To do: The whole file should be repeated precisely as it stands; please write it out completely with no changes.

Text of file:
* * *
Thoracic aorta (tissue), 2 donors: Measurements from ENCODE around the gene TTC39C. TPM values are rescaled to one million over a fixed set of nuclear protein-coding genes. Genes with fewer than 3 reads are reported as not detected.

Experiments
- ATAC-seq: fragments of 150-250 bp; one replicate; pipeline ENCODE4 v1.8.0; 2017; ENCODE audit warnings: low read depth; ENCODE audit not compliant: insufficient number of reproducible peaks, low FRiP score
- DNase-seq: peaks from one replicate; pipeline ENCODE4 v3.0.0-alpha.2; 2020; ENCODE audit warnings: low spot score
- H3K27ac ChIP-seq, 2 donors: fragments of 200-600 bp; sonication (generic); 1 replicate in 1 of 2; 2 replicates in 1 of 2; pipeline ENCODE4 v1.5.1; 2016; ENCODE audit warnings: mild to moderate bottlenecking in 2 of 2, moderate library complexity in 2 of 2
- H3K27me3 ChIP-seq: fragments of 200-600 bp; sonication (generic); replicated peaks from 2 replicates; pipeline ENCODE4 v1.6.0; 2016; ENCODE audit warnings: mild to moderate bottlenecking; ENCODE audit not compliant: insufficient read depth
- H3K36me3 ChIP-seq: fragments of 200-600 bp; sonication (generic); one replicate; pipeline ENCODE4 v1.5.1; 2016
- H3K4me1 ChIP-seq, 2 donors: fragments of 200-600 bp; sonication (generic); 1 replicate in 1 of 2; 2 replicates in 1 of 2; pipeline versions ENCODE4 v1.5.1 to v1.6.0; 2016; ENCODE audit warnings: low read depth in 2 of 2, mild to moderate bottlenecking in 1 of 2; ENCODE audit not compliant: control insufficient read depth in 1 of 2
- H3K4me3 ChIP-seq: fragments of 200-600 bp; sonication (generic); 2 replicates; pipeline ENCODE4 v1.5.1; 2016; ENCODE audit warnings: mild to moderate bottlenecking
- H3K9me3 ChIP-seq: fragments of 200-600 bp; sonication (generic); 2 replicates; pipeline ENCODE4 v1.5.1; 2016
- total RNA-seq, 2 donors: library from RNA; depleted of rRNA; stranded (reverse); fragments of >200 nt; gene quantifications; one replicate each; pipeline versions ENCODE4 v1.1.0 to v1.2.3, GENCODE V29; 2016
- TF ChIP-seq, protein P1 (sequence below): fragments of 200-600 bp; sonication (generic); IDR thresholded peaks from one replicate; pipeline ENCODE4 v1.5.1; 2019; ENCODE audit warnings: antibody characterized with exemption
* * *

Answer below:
Thoracic aorta (tissue), 2 donors: Measurements from ENCODE around the gene TTC39C. TPM values are rescaled to one million over a fixed set of nuclear protein-coding genes. Genes with fewer than 3 reads are reported as not detected.

Experiments
- ATAC-seq: fragments of 150-250 bp; one replicate; pipeline ENCODE4 v1.8.0; 2017; ENCODE audit warnings: low read depth; ENCODE audit not compliant: insufficient number of reproducible peaks, low FRiP score
- DNase-seq: peaks from one replicate; pipeline ENCODE4 v3.0.0-alpha.2; 2020; ENCODE audit warnings: low spot score
- H3K27ac ChIP-seq, 2 donors: fragments of 200-600 bp; sonication (generic); 1 replicate in 1 of 2; 2 replicates in 1 of 2; pipeline ENCODE4 v1.5.1; 2016; ENCODE audit warnings: mild to moderate bottlenecking in 2 of 2, moderate library complexity in 2 of 2
- H3K27me3 ChIP-seq: fragments of 200-600 bp; sonication (generic); replicated peaks from 2 replicates; pipeline ENCODE4 v1.6.0; 2016; ENCODE audit warnings: mild to moderate bottlenecking; ENCODE audit not compliant: insufficient read depth
- H3K36me3 ChIP-seq: fragments of 200-600 bp; sonication (generic); one replicate; pipeline ENCODE4 v1.5.1; 2016
- H3K4me1 ChIP-seq, 2 donors: fragments of 200-600 bp; sonication (generic); 1 replicate in 1 of 2; 2 replicates in 1 of 2; pipeline versions ENCODE4 v1.5.1 to v1.6.0; 2016; ENCODE audit warnings: low read depth in 2 of 2, mild to moderate bottlenecking in 1 of 2; ENCODE audit not compliant: control insufficient read depth in 1 of 2
- H3K4me3 ChIP-seq: fragments of 200-600 bp; sonication (generic); 2 replicates; pipeline ENCODE4 v1.5.1; 2016; ENCODE audit warnings: mild to moderate bottlenecking
- H3K9me3 ChIP-seq: fragments of 200-600 bp; sonication (generic); 2 replicates; pipeline ENCODE4 v1.5.1; 2016
- total RNA-seq, 2 donors: library from RNA; depleted of rRNA; stranded (reverse); fragments of >200 nt; gene quantifications; one replicate each; pipeline versions ENCODE4 v1.1.0 to v1.2.3, GENCODE V29; 2016
- TF ChIP-seq, protein P1 (sequence below): fragments of 200-600 bp; sonication (generic); IDR thresholded peaks from one replicate; pipeline ENCODE4 v1.5.1; 2019; ENCODE audit warnings: antibody characterized with exemption